With 30 states now having completed the process of officially certifying their candidates for the 2014 general election, a large number of Tennessee political activists have stepped forward to run for federal and major statewide office.
No fewer than 17 individuals have entered the governor’s race to face first term Tennessee chief executive Bill Haslam (R). Comprising the group are three minor Republican primary challengers to the governor, seven Democrats, and an additional seven minor party and Independent candidates. None of the individuals, however, appear politically strong, and Gov. Haslam should cruise to re-election.
In the Senate race, an even greater number of people (23) have filed to challenge two-term incumbent, former governor, and ex-presidential candidate Lamar Alexander (R). Eight Republicans, including state Rep. Joe Carr, will be on the Aug. 7 primary ballot opposing the senator. With no run-off in Tennessee, it will be difficult to see any scenario where Alexander fails to place first atop this crowded field of candidates. Four Democrats are in the race, in addition to 11 minor party and Independent candidates. Like Gov. Haslam, Sen. Alexander should have little trouble in winning another term in November.
All nine Volunteer State US House members are seeking re-election and the main competition for any of them is likely to come in specific nomination contests. All but Rep. Phil Roe (R-TN-1) has major party general election opposition, and only one, Rep. Jim Cooper (D-TN-5), avoids a primary challenge.
The most serious intra-party challenges are to sophomore Republican representatives Charles Fleischmann (R-TN-3) and Scott DesJarlais (R-TN-4), while veteran Memphis Rep. Steve Cohen (D-TN-9) is the only Democrat facing a credible primary opponent.
In the Chattanooga-anchored 3rd District, Rep. Fleischmann again faces Weston Wamp, the son of former Rep. Zach Wamp (R-TN-3). The congressman was renominated in 2012 with just 39 percent of the vote, repelling both businessman Scottie Mayfield (31 percent) and Wamp (29 percent). With Mayfield not running again and publicly endorsing the congressman, Fleischmann is in stronger political position than he was at this time before the previous election. He is favored to win again.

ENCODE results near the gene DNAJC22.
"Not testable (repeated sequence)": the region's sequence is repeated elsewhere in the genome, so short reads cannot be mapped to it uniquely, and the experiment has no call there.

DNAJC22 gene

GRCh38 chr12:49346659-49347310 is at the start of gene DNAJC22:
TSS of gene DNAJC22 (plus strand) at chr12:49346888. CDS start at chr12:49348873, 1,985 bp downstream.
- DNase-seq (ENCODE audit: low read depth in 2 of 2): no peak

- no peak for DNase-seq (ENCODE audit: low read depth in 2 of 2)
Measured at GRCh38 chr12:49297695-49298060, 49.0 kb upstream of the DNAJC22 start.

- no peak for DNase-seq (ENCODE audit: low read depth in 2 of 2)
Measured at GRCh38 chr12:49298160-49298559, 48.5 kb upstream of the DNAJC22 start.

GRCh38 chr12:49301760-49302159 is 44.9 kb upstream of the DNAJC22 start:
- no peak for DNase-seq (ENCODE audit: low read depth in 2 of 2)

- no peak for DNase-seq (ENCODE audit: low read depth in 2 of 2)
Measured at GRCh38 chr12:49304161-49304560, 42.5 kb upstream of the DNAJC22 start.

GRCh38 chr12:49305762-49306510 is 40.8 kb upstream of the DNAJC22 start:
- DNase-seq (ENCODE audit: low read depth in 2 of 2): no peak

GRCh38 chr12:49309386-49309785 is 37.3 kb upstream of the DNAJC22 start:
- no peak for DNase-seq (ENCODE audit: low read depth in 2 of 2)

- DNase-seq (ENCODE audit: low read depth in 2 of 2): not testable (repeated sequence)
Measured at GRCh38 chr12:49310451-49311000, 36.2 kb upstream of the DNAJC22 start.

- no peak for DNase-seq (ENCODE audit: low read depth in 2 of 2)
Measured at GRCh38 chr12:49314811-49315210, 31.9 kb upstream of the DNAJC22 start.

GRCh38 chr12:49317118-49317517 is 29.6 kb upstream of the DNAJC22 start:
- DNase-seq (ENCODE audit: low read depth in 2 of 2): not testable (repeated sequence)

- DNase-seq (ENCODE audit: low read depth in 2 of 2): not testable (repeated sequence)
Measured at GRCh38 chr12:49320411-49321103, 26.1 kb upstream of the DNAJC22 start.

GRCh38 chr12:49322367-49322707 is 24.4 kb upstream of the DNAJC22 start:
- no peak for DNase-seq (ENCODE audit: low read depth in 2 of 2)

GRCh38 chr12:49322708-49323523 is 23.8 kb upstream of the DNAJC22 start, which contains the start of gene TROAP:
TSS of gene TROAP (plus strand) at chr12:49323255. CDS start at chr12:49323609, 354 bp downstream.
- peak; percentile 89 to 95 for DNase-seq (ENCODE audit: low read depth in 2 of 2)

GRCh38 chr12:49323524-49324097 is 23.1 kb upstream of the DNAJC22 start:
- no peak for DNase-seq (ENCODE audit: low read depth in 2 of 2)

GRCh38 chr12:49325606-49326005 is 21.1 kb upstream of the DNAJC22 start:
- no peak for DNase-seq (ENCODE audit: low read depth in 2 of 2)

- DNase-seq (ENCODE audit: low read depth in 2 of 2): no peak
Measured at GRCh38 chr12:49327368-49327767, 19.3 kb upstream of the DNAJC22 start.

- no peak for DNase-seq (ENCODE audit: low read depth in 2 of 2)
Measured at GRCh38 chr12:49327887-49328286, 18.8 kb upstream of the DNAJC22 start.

The neighboring 4th District may produce a different result, however, as scandal-tainted Rep. DesJarlais faces six Republican challengers, including state Sen. Jim Tracy. Just before the 2012 general election, the congressman’s extra-marital affairs from the time he was practicing medicine came into public view. He still went on to win a 55-45 percent general election victory, but the 2014 primary is likely to be a more difficult test – one that he will survive only by seeing a virtual even split amongst his top challengers thus allowing him to win with a small plurality. DesJarlais is one of the few incumbent House members who must be rated as an underdog in his fight for re-election.
In the Memphis district, Rep. Cohen faces rising speculation that this could be a more competitive race than the congressman has faced in recent past electoral contests. Attorney Ricky Wilkins (D), who is an African American, has the financial wherewithal to put forth a credible effort, but the congressman has continued to win a district that has a greater than 60 percent African-American population. Cohen first won the seat when then-Rep. Harold Ford Jr. (D-TN-9) ran for the Senate in 2006. Several black candidates split the African-American vote, thus allowing Cohen to claim the party nomination with a small plurality of the vote. The congressman has since been able to build a diverse coalition sufficient to keep re-electing him. If Wilkins can unify the black community, he will have a chance to unseat Cohen. If not, the incumbent will be headed back to Washington for a fifth term.